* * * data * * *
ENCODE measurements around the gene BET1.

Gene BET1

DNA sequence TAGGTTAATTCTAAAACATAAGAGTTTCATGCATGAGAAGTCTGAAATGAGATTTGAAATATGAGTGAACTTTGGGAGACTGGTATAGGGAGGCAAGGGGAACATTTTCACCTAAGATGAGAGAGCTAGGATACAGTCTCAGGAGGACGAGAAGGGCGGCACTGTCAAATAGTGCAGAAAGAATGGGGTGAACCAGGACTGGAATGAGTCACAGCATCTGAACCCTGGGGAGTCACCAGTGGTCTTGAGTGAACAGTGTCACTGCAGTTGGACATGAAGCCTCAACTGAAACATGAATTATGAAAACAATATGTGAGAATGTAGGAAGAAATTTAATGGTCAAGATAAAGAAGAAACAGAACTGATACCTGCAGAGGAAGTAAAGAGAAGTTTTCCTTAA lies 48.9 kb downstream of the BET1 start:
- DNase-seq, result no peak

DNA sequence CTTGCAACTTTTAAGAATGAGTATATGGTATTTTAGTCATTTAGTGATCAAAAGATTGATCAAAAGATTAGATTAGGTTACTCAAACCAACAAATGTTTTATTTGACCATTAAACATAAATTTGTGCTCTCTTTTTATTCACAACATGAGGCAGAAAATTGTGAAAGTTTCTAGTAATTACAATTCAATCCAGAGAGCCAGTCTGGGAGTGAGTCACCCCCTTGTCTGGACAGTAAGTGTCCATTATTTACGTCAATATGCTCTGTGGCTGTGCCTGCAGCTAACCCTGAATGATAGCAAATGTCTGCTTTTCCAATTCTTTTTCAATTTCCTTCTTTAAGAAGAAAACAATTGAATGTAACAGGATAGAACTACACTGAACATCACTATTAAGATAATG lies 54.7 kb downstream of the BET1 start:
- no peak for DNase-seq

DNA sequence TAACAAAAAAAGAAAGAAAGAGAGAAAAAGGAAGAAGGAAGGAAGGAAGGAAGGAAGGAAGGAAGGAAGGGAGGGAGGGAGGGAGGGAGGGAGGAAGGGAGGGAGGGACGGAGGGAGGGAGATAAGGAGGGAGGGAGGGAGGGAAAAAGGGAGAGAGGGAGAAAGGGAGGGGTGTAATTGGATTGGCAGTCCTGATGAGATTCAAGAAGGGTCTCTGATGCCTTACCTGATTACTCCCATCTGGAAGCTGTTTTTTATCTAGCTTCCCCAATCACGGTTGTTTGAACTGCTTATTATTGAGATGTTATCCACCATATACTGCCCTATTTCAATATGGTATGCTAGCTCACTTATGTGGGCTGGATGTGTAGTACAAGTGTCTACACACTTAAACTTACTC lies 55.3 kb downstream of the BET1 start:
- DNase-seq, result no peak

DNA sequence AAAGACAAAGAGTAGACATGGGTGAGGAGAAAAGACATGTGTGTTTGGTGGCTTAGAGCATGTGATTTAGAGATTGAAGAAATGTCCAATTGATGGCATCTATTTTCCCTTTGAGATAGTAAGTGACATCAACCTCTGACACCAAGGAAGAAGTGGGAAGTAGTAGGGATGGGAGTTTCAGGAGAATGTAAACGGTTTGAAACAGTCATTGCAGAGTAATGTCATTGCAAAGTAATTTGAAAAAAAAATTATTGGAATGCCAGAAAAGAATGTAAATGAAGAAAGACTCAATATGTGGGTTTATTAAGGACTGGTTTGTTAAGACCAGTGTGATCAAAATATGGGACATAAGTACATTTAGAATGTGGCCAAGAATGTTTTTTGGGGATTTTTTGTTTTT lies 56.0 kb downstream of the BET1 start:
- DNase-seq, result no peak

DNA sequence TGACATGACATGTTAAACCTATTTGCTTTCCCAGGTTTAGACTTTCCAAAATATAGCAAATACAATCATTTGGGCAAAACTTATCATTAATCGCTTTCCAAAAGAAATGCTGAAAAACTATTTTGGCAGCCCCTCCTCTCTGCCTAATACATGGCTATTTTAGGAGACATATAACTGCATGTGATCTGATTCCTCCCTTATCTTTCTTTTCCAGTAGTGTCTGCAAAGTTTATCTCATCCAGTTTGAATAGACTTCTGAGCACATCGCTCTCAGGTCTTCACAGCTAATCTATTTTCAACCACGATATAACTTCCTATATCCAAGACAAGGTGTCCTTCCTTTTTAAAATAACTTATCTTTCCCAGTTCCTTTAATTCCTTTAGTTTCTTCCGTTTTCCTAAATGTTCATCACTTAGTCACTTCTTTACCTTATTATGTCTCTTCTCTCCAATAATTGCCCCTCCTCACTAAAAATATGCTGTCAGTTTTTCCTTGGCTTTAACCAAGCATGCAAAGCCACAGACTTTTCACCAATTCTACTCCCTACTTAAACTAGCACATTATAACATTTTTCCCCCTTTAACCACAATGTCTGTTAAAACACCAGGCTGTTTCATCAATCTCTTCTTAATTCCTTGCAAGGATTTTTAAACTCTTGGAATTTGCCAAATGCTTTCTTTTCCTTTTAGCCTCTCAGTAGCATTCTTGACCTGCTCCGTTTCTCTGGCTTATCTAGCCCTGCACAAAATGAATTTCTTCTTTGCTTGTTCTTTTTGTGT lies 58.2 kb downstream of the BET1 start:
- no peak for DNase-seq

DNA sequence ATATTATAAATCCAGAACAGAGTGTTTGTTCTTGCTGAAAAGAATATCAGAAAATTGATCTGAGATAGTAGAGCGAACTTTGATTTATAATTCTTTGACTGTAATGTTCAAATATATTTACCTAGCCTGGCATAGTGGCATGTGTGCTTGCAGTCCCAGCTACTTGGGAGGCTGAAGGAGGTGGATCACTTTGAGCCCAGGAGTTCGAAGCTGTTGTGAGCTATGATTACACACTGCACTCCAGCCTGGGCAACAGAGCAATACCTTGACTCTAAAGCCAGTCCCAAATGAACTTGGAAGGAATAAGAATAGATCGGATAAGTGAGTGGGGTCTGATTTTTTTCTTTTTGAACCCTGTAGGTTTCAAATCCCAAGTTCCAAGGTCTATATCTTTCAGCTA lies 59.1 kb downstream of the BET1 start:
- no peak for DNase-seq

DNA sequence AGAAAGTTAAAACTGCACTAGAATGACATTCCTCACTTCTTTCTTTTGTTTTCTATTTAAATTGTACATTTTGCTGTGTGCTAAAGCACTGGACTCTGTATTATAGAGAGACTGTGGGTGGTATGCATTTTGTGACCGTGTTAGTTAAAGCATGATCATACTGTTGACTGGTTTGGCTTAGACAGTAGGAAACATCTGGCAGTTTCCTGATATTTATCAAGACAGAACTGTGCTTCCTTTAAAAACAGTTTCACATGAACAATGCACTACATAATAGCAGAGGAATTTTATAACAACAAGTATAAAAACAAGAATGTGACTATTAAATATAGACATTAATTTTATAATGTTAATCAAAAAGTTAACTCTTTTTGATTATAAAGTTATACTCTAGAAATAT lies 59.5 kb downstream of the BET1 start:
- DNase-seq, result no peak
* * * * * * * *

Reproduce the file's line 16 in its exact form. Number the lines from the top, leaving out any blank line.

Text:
- DNase-seq, result no peak